Borrowed, wasted, free: Why Delhi water is on a drip

  • Shivani Singh, Hindustan Times
  • Updated: Mar 02, 2015 13:19 IST

Just a day after the AAP government announced that 20,000 litres of water per household will be supplied free every month, chief minister Arvind Kejriwal was staring reality in the face.

The plummeting levels of water in Delhi’s reservoirs made Kejriwal request Haryana chief minister ML Khattar last Thursday for water through the Munak canal. Haryana has previously told Delhi that the latter already gets more than its share and should look elsewhere to quench its growing thirst.

It did not take AAP much to deliver on its poll promise in just 12 days. A Rs 250-crore water subsidy in a city that collects Rs 27,000 crore in taxes is not going to hurt a government. In fact, it is the power subsidy that is likely to bleed the exchequer. But meeting every Delhiite’s bare minimum water requirement will remain a challenge.

It is not that Delhi residents pay too much for water. Free water was delivered even under the Congress regime as the Delhi Jal Board (DJB) did not charge for up to 6,000 litres per family per month. But many just didn’t get any or enough supply.

In 2013, the Comptroller and Auditor General found that 24.8% of Delhi’s population was being supplied 3.82 litres per capita daily. But in a number of areas of the city, it said, consumption was over 220 litres per person per day. So while a large segment of Delhi has a negative water footprint, average daily per capita consumption in its many tony areas far surpasses that of London (170 litre) or Paris (150 litre).

Delhi demands about 1050 million gallons water per day (MGD). The DJB supplies about 850 MGD, up to 25% of which is lost in distribution. So we seek an additional 80 MGD from Haryana. We push for the Renuka dam in Himachal Pradesh, which may fetch us another 275 MGD in the next decade. But we will still be water deficient.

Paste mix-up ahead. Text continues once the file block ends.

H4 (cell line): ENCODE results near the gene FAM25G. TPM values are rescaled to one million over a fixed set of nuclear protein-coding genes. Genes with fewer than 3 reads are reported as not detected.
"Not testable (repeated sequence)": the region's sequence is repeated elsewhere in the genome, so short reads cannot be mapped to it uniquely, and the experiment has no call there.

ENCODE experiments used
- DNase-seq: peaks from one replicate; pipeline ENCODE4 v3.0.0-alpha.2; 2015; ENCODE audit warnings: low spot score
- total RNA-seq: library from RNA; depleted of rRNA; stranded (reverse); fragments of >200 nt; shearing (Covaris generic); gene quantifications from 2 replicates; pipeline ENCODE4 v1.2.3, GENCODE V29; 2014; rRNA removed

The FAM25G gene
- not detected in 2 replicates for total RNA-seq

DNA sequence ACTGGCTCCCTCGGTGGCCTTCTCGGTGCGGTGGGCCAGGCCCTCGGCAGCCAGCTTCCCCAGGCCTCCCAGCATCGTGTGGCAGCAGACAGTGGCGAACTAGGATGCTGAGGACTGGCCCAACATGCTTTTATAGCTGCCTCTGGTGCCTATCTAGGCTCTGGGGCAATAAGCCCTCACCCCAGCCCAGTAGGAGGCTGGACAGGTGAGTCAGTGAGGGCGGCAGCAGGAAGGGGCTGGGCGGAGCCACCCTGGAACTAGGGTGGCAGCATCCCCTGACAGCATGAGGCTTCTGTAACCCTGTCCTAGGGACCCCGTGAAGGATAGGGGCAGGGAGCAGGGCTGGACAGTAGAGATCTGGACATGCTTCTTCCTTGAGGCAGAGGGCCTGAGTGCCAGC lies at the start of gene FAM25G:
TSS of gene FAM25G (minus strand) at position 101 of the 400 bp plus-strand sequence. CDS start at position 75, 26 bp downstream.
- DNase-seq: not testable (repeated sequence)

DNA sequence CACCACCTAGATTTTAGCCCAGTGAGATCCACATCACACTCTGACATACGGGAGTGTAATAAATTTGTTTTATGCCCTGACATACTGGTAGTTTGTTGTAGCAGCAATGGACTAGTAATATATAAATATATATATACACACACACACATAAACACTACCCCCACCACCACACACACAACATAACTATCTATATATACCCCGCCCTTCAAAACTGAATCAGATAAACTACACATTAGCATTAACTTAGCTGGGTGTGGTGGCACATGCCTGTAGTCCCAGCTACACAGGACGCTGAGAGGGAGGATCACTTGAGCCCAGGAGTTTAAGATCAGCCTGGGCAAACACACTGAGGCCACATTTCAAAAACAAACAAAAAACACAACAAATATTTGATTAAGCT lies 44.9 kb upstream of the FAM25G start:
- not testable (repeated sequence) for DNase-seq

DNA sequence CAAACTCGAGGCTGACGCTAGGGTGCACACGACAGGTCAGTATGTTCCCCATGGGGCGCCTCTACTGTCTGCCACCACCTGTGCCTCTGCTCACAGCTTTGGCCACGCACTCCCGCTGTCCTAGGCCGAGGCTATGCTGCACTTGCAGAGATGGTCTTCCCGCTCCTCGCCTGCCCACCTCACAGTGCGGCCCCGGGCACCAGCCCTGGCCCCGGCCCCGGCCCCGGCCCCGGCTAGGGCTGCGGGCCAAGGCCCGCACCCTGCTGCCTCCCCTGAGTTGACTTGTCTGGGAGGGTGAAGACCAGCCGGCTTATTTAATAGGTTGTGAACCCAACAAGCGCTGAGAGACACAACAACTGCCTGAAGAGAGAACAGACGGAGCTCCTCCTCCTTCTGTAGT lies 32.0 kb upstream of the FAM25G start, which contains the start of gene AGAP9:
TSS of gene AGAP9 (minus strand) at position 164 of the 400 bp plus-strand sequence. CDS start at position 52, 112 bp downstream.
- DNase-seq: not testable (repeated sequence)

DJB claims it routinely changes corroded water pipes. But drinking water frequently floods roads. The loss also includes ‘theft’ by the poor who ‘steal’ water mostly because they are denied the basic minimum supply. About 20% of Delhi is not even linked to the city’s water grid.

But the rest of Delhi use drinking water to flush toilets, wash cars and clean homes. In the cantonment and New Delhi areas, per capita daily consumption touches 500 litres. The aquifer has sunk disastrously in the farmhouse belt of Jasola-Mehrauli-Najafgarh to keep the swimming pools filled and lawns watered.

Something quite similar has occurred in Brazil, home to 12% of world’s fresh water. It is also referred to as the Saudi Arabia of water. Much like Delhi, Brazil’s biggest city Sao Paulo loses almost 30% of its drinking water to leaks and pilferage. Its rivers, the Tietê and the Pinheiros, have become nearly as much polluted as the Yamuna. Its surrounding forests and wetlands that once soaked up rain and released it into reservoirs are long gone.

Today, Sao Paulo is struggling to maintain just a few hours of supply. Many of its 20 million residents get no water at all for days together. Public schools are prohibiting students from using water to brush teeth, and changing their lunch menus to serve sandwiches instead of meals on plates that need to be washed, the New York Times reported last week.

Sao Paulo’s water utility is now offering discounts to reduce consumption, while imposing steep fines on high use. In Delhi, AAP argues that by setting a limit for free supply, it is incentivising people to consume less. But the 20,000-litre cap is perhaps too generous. Even Sao Paulo plunged into this crisis by supplying only about 10,000-litre per household.

Besides, in Delhi, the fines for wastage range from a meagre `100-2,000 and are rarely enforced.

While ensuring water equity and curbing wastage, the capital has to acknowledge that living on borrowed water is not an option. While reclaiming its water systems, Delhi must also tap the bounty of 610 mm rainfall it receives every year. Harvested in 100 sq metres, 36,000 litre of rainwater meets the annual need of a person.

Enforcing such steps will take long-term commitment and may not be popular. The alternative, of course, is to offer easy sops with the nonchalance of, as writer Ignácio de Loyola Brandão said of Sao Paulo, “comfortably strolling toward our own demise”.

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